The novel light around corona

  1. Revaluing the elderly: in this crisis we called on retired healthcare workers to volunteer and serve. It is inspiring how many have stepped up. Perhaps as part of social security there should be a way to activate the skills of the elderly and compensate them with higher benefits for acts of service. At a minimum, continuing education for the elderly so they are ready to step in if needed seems smart. This growing population of Americans will also benefit by keeping their mind sharp and feeling they are highly valued members of society. Chip Conley’s Modern Elder model was focused on the need for lifetime education targeting middle life but perhaps we can expand this to support the elderly through a public private partnership.
  2. Philanthropy: Micro giving and micro doing become scalable solutions to address the largest challenges we face as corporations partner with their employees to increase their community and environmental impact. People should be rewarded for any act of service with tax incentives and expanded criteria for employer matching. Tax subsidies for philanthropy need to be democratized as argued by Stanford Professor Rob Reich so we do not have an ever increasing concentration of giving further narrowing influence to a few dozen private foundations and individuals. We need to incentivize a habit of giving amongst all people and organizations in society. The risks outlined in this 10 year outlook by Inside Philanthropy in January are even more concerning in a post corona world and those with means have to decide if they rise to be generous or shrink to the loneliness that accompanies greed. I am collaborating on new ideas in this area via Unifyre.
  3. Food: California is leading the legalization of home restaurants to sustain diverse local communities, reduce dependence on the industrial food system, and create new affordable pathways to food entrepreneurship. Maybe the ceiling on restaurant margins currently at 15% can climb to 30% with happier customers eating healthier food from neighborhood cooks they know and trust. For now it is takeout but someday soon we can share a meal in a home restaurant with our neighbors as this new home restaurant industry emerges. Visit to learn more.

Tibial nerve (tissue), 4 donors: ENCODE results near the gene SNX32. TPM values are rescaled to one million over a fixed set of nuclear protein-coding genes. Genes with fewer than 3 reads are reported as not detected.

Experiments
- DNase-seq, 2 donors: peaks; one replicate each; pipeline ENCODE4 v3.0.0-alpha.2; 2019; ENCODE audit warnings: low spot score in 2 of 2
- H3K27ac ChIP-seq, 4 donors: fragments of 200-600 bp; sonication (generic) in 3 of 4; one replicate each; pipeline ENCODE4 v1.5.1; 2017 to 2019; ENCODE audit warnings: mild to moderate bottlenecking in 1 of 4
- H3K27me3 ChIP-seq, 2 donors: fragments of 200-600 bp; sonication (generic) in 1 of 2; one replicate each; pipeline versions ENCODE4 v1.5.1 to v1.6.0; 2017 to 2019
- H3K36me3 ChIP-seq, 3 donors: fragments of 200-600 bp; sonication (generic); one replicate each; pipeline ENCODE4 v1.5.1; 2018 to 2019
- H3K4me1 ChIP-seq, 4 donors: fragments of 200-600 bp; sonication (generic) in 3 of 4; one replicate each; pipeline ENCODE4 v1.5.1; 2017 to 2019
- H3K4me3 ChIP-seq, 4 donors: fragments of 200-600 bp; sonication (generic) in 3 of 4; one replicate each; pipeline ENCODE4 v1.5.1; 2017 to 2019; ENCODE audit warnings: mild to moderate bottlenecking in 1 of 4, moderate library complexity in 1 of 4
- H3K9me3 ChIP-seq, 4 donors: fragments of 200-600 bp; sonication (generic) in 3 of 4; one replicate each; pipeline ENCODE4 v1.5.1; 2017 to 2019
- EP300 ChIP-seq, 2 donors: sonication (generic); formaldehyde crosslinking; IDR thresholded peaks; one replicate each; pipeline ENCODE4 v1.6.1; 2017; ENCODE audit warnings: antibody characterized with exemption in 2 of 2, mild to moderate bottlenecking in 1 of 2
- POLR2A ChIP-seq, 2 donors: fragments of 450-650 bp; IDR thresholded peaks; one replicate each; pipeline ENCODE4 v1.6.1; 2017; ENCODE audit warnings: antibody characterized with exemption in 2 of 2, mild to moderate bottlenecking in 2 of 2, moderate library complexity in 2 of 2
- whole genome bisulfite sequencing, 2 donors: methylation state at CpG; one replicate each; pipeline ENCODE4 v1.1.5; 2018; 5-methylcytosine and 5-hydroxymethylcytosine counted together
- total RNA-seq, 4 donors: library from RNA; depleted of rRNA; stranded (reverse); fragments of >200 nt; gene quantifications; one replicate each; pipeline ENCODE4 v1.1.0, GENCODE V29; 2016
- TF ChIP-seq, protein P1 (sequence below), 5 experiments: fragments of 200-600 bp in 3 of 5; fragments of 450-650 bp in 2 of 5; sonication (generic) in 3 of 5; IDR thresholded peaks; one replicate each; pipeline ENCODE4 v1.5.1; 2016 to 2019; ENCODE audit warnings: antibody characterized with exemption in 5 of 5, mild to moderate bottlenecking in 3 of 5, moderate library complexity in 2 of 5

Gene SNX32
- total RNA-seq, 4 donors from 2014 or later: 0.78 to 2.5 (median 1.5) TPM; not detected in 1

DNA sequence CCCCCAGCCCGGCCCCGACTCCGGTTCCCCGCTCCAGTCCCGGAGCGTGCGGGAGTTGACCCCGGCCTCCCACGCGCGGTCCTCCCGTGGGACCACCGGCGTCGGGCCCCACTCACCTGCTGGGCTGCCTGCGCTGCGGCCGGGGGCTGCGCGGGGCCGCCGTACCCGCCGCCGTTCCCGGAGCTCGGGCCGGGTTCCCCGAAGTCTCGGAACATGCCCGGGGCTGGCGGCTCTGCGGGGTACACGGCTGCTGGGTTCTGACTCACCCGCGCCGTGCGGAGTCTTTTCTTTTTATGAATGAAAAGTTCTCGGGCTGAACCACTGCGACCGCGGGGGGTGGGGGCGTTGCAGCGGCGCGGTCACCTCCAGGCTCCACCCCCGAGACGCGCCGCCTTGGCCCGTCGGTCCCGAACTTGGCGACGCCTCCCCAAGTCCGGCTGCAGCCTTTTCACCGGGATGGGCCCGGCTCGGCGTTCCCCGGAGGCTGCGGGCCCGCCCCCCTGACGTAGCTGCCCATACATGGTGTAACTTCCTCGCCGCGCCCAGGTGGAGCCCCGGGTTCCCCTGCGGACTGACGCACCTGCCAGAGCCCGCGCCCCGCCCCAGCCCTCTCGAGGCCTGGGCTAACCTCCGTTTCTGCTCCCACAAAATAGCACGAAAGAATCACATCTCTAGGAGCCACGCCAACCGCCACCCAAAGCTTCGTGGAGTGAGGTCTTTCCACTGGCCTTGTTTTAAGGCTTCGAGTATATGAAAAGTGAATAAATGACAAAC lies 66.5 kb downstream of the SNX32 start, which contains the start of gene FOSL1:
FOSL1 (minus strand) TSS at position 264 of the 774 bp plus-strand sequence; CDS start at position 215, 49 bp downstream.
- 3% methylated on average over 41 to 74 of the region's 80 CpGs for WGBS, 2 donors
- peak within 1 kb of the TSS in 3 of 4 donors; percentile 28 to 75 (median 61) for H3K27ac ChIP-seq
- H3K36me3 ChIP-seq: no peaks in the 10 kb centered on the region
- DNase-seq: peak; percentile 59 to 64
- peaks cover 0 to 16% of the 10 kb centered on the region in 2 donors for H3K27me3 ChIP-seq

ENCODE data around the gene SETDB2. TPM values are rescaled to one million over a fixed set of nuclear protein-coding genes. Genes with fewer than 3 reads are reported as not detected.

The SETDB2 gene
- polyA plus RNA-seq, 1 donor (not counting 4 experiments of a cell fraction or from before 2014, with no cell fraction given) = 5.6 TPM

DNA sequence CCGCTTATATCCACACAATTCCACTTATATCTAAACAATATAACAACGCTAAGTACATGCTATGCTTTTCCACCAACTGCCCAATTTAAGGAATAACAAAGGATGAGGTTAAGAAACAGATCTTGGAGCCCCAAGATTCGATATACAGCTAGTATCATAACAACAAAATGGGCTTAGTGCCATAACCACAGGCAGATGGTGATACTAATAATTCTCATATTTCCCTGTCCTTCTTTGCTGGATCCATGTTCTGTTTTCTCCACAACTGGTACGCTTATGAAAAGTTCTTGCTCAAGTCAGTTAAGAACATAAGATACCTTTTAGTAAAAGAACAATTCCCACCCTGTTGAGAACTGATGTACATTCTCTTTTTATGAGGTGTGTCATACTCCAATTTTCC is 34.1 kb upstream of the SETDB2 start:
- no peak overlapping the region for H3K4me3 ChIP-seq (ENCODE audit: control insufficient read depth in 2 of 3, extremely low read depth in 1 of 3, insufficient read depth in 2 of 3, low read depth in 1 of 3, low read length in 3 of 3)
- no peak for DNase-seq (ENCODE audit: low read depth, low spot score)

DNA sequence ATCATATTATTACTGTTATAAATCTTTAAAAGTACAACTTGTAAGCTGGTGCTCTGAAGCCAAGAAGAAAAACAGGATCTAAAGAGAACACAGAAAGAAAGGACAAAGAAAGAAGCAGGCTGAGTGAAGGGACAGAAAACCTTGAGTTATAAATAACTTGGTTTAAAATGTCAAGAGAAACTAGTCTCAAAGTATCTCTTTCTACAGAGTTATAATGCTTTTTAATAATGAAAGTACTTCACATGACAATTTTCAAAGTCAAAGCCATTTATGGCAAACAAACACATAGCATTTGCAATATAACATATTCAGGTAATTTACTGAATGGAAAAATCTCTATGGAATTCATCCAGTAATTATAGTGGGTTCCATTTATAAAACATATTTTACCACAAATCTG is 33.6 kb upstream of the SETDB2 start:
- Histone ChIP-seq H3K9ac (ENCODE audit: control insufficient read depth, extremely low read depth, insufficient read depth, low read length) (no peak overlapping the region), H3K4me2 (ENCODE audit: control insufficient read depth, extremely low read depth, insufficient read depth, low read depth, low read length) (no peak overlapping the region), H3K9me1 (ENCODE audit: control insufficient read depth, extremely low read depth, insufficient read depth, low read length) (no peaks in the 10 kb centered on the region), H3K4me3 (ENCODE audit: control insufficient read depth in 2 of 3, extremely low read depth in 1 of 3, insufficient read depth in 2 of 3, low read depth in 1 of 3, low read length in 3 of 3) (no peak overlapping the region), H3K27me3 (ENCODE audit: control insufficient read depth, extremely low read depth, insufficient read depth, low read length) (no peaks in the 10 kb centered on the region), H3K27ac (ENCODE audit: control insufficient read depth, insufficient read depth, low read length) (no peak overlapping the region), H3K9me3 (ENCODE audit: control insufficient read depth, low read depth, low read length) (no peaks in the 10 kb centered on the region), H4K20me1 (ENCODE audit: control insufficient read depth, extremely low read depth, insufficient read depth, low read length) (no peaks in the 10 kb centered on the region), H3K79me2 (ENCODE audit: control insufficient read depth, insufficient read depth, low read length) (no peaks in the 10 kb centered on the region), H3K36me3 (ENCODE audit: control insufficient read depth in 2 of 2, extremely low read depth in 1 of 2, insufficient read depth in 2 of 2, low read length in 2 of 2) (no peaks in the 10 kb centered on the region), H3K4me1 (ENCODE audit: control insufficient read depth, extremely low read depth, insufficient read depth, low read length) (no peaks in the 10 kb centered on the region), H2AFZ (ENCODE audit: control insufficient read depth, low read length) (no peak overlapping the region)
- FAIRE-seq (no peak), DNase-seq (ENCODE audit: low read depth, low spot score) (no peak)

4. Education: While cheap, high quality learning has existed for quite some time the shift online by most major universities and K-12 schools has highlighted the disparity in home conditions and internet access preventing so many from succeeding in a digital learning environment. The government is talking about an infrastructure bill so let’s be sure internet infrastructure and public health infrastructure are a material part of this. 38 percent of all jobs in California will require at least a bachelor’s degree in 2030. But only about 33 percent of workers will have these degrees¹. Quality education will always be anchored by in person instruction but perhaps with the right infrastructure in place online can be integrated to serve a valuable supporting role across all forms of education that set up a workforce to succeed with dignity. CalBright is an interesting platform but without a champion in the current administration and effective leadership it may not live up to the vision of former Governor Jerry Brown.
  5. Homeless In / Criminal Justice out: We have housed the homeless and released inmates as the pandemic has caused these invisible populations to be recognized in a new way. The release of prisoners to home confinement in many states establishes a possible beneficial, humane alternative to mass incarceration and the high costs of maintaining the vast prison industrial complex. Reentry is challenging and without support this rapid change will not prove successful. To learn more visit Prisoners with Children.
  6. Transportation & Housing: remote work can help minimize super commuting. As cities like San Francisco have become prohibitively expensive we have pushed commute distance to the max negative impacting the environment and elevating human stress. Shelter in place has forced many workers and employers to become more familiar with remote work and the possibility of productivity at home. Finding and hiring the smartest people anywhere and empowering them as remote workers might just be the savvy thing to do according to a study by IWG.



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Michael Siminoff

Michael Siminoff


Entrepreneur, founder/CEO, home cook, cultural explorer, occasional writer/poet